● Published by J. Chambless
By John Chambless
At the start of a marathon meeting on Nov. 14, the Unionville-Chadds Ford School Board heard from several health and physical education teachers about a new direction that classes will be taking in the upcoming school years.
Seeking to integrate physical education with the emphasis on student wellness that is being encouraged throughout the district, the teachers said that there will be a "common language" from kindergarten through 12th grade, with an emphasis on "Be safe, be present, be open."
That means that freshmen students in high school will be taking a course called Wellness 1, as well as Team Building and Leadership Through Activity. After their freshmen year, students can move on to Wellness 2 or Sport Science. In 10th grade, Lifelong Fitness will be a class option, and in 11th and 12th grades, students can choose from a Games class, a Yoga class, and a class called Adventure-Based Mentoring Education.
Basically, the new classes will align with long-range goals that encourage lifelong fitness among students, as well as on introducing careers of the future, such as sports medicine. There is also a recommendation to make physical education classes mandatory for three years of high school, allowing seniors to opt out if they desire.
The yoga class has been widely requested by students, and the board generally seemed in favor of beginning the classes, but board president Victor Dupuis said he anticipated questions from the public regarding the spiritual element inherent in traditional yoga. The teachers, and assistant superintendent Ken Batchelor, said they can assure families that the emphasis will be on physical activity and calming techniques, with no mention of spiritual connections, in the classes.
The board also heard from Brian Hughes, the principal at the Pennock's Bridge Campus of the CCIU, about a collaborative program with Unionville High School. The sports medicine class will use Unionville's facilities, with designs created by students in the technical high school, Hughes explained. The program could launch in September, giving students another introduction to a field that is expected to be a growing career in the future.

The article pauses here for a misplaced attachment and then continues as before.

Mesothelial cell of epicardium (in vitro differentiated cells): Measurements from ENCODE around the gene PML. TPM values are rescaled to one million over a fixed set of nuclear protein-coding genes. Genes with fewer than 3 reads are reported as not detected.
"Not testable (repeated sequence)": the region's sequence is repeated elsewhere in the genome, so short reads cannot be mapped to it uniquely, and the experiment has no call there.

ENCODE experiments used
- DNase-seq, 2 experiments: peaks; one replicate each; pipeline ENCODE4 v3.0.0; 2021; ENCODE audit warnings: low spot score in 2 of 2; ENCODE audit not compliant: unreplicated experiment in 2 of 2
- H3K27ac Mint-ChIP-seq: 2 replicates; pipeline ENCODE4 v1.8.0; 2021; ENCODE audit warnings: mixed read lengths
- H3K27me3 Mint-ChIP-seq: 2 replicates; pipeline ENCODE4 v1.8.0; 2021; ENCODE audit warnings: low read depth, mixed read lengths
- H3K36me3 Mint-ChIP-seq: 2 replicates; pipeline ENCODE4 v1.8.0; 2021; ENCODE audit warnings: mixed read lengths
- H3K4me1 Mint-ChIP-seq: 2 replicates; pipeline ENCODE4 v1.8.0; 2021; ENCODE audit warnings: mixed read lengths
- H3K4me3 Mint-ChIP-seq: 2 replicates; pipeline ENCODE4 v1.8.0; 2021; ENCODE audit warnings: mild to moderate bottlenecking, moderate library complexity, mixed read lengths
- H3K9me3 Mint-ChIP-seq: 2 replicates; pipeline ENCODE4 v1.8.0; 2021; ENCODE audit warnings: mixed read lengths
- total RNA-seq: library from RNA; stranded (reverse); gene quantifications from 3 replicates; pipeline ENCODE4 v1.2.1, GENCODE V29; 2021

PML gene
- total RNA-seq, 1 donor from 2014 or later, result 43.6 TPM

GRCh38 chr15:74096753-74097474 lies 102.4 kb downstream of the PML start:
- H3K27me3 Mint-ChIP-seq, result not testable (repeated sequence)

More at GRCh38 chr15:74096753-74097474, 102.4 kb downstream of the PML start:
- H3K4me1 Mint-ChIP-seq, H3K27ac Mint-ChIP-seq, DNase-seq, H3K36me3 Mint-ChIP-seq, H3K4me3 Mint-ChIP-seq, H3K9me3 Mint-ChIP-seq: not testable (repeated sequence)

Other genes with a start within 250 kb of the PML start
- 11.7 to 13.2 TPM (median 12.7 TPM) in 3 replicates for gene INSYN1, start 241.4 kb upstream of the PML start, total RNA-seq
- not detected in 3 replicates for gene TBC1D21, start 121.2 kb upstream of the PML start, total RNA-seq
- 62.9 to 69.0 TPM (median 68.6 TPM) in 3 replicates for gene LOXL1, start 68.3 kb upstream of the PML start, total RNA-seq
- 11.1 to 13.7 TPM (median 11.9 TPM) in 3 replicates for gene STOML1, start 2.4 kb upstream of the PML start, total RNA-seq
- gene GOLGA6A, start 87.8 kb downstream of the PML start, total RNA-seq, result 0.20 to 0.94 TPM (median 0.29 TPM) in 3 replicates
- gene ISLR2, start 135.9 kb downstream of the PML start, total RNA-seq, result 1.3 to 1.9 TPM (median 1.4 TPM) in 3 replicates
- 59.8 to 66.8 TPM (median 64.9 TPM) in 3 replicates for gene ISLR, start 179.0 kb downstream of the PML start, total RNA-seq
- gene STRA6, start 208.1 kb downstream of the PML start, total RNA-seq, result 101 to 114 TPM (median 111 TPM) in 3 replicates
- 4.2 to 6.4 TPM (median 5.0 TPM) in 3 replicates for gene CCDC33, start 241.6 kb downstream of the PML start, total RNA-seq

Rick Hostetler, the district's supervisor of buildings and grounds, said he will ask the board to approve a bid to construct a roof over the district's salt supply. "For years, we've been covering the salt storage tanks with a tarp, and then struggling to remove it when it snows," Hostetler said. "We decided it's time to put a roof over the salt bins. The original budgeted amount was $30,000, but the low bid has come in from Curtis Cruise Construction, for $16,570."
The roof will be approximately 60 by 20 feet, with an additional wall, Hostetler said. He is asking for prompt approval so that work could begin on the roof as soon as possible.
There was a lengthy discussion about parking fees at the high school, which are currently the highest in the district, at $200 per year. Board member Carolyn Daniels asked if the fee could possibly be reduced, since she has heard from many families about the weight of the fees charged for parking and other activities at the beginning of each school year. Several ideas were proposed, including allowing students to share one parking pass among several cars. Superintendent John Sanville said he had no problem with allowing sharing, but cautioned that the yearly budget counts on the income from parking passes and participation fees, and that any change would affect budget allocations. He suggested carefully examining the issue of lowering the fee in subsequent meetings.
During board member comment, Michael Rock read from a prepared statement that seemed to take the other board members by surprise.
"I have been on the board for two and a half years, and I thought when I joined that everyone was here for one purpose -- to do what is in the best interest of our students," Rock said. "I thought that meant that each of us would park our politics and our ideologies at the door. I've tried to do that.